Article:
I’ve also sorted out what the next few projects are to be … two secret projects for gifts, and a shawl for me, blatantly copied from something I saw an indie dyer doing at Yarnporium in London last year (huge fun!). It was her yarn she was using, so I bought the same two colours, and I’m hoping to cast on this afternoon, once I am finished with the cooking. In the kitchen today … bolognese sauce and chicken stock, to make chicken, bacon and leek soup later. Yum!


After a five year break … what have I been up to?

The usual … trying meal replacements, calorie-counting and Weightwatchers … sticking to it for a bit and losing some weight … falling off the wagon and putting it back on again, plus more. A well-trodden path for many, I know. I’ve struggled with overload/other rubbish at work, and the usual worries and tribulations of life, including bereavement and serious illness in the family, all of which have badly impacted on my willpower, too. End result? I saw in 2017 the heaviest I have ever been, with inevitable impacts on my health and self esteem. My negative test for diabetes just before Christmas was a wake-up call. A bullet dodged for now, but without serious changes, not one to be dodged much longer, I dare say.

On the bright side, I have found huge pleasure in taking up knitting, and developing my skills with the help of talented friends and acquaintances in real life and on Ravelry. I have acquired a yarn stash that I love and that I could happily knit from for life (it’s my retirement fund!), and found great enjoyment from meeting indie dyers and designers at various yarn festivals and a knitting retreat. More from me of those as they happen during the year, starting with Edinburgh Yarn Festival in March. For now, it’s the healthy eating story on which I want to embark …

I started by taking advice from someone I trust to know what they are doing around diet, nutrition and health, and who has a real focus on what has been scientifically established. At his suggestion, I have been looking into The Harcombe Diet, and today I finished Phase 1. It was essentially five days of abstention from a lot of what I ate for the last year or so. No processed foods, sugar, dairy, fruit or wheat. Plenty of lean protein, eggs and vegetables, butter or olive oil for cooking, and a small amount of brown rice (up to 50g per day). Oddly, the hardest thing was giving up the milk and sweeteners in my tea and coffee. I’ve been playing around with fruit teas, with some success, but nothing’s matched a nice cup of tea. I can tell that I am weaning myself from sweeter tasting things, though, and that’s a good development.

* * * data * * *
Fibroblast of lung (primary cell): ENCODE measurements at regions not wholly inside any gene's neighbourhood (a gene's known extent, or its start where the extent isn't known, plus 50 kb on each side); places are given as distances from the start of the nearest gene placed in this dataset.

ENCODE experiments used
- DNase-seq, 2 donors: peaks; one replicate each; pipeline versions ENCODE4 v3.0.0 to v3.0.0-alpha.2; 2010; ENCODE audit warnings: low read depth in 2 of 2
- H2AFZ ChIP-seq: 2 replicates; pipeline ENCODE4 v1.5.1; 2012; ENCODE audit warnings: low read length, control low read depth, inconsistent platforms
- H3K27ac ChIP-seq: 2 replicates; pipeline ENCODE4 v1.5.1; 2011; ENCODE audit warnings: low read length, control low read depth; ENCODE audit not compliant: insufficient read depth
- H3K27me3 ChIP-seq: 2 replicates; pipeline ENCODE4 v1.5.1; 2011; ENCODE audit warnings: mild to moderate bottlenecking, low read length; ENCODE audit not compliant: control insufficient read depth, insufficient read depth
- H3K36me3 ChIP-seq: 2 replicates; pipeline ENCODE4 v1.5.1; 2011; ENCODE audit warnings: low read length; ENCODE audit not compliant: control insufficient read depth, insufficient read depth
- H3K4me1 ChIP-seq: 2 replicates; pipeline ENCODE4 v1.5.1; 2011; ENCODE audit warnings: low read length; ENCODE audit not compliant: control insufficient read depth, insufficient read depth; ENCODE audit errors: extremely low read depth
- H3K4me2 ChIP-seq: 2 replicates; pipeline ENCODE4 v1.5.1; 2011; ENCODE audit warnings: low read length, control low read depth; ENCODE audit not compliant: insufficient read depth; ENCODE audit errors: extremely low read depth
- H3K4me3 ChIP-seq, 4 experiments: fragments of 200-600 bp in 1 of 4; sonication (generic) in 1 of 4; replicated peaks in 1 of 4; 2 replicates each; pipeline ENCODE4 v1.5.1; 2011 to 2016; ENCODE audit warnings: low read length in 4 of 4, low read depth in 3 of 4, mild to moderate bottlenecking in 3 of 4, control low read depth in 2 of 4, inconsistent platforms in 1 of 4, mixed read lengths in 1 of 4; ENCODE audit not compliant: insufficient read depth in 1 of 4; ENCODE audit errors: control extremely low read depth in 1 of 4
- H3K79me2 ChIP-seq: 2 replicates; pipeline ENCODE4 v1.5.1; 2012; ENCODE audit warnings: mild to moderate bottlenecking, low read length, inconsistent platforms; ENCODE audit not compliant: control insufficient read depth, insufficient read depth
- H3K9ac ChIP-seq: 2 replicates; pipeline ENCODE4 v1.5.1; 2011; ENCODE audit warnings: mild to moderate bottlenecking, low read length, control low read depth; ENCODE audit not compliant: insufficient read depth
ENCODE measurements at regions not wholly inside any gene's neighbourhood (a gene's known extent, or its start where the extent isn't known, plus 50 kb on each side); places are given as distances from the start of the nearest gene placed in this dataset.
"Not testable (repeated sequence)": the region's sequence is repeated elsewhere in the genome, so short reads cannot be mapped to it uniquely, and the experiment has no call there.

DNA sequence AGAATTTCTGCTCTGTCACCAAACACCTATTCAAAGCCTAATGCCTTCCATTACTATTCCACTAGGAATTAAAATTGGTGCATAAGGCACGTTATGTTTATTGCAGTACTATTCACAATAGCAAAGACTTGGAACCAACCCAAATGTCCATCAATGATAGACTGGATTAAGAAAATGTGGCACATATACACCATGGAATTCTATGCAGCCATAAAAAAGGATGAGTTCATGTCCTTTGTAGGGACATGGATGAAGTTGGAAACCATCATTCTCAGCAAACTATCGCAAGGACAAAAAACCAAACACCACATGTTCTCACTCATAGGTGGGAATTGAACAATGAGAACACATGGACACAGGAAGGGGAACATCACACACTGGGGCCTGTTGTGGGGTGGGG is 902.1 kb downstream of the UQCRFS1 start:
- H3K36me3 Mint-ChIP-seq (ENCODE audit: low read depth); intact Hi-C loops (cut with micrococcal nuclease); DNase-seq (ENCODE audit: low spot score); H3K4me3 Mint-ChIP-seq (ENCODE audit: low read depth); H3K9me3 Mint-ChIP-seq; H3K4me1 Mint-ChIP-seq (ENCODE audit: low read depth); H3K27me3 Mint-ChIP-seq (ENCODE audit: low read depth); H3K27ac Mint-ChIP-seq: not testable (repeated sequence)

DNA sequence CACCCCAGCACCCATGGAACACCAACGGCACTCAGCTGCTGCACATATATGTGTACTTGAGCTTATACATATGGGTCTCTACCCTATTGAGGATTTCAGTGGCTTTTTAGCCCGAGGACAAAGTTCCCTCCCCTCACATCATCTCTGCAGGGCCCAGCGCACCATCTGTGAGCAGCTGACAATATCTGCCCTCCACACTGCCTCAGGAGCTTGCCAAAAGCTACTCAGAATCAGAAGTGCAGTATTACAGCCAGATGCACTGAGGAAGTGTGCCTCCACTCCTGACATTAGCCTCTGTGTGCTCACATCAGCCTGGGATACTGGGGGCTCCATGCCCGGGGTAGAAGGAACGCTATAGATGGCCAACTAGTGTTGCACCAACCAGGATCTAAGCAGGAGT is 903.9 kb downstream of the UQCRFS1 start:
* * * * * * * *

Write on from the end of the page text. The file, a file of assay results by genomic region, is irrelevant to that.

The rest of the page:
I was lucky; I didn’t find Phase 1 that hard. I had moments of feeling light-headed, and I was quite often hungry between meals, but I didn’t suffer too badly from loss of energy in the early part. By the end of the week, though, I was exhausted, partly because there’s more preparation required. That’s in the planning and shopping sense; I had already been preparing quite a bit from scratch, so that wasn’t a huge change. However, I have had to cut out a lot of ingredients and think harder about what to use instead. I also haven’t been able to rely on processed ingredients to speed along the meal prep. The one thing that undoubtedly made it easier for me was that I cut out caffeine over a year ago, after my GP advised that it might be contributing to my migraines. Not having to go through caffeine withdrawal as a Harcombe newbie certainly made the last five days go more smoothly, I am sure.

And how has it gone for my weight? The number at the top tells you, if you view it as a number rather than an awesome photo of a staircase, which appealed as a metaphor for my journey, both up and down. You can choose to turn round and head back up, even if, or especially if, you’ve gone down as far as you can. So it’s nine pounds lost in five days. A really good result, and I am very pleased. I’ll weigh myself again on Monday to see what I have lost in the first week. I plan to stay on Phase 1 for a bit longer, as recommended when you have plenty to lose, and I hope I will keep up the blogging, too, if only so I have a record of the highs and lows to look back on.

Thanks for reading … see you soon.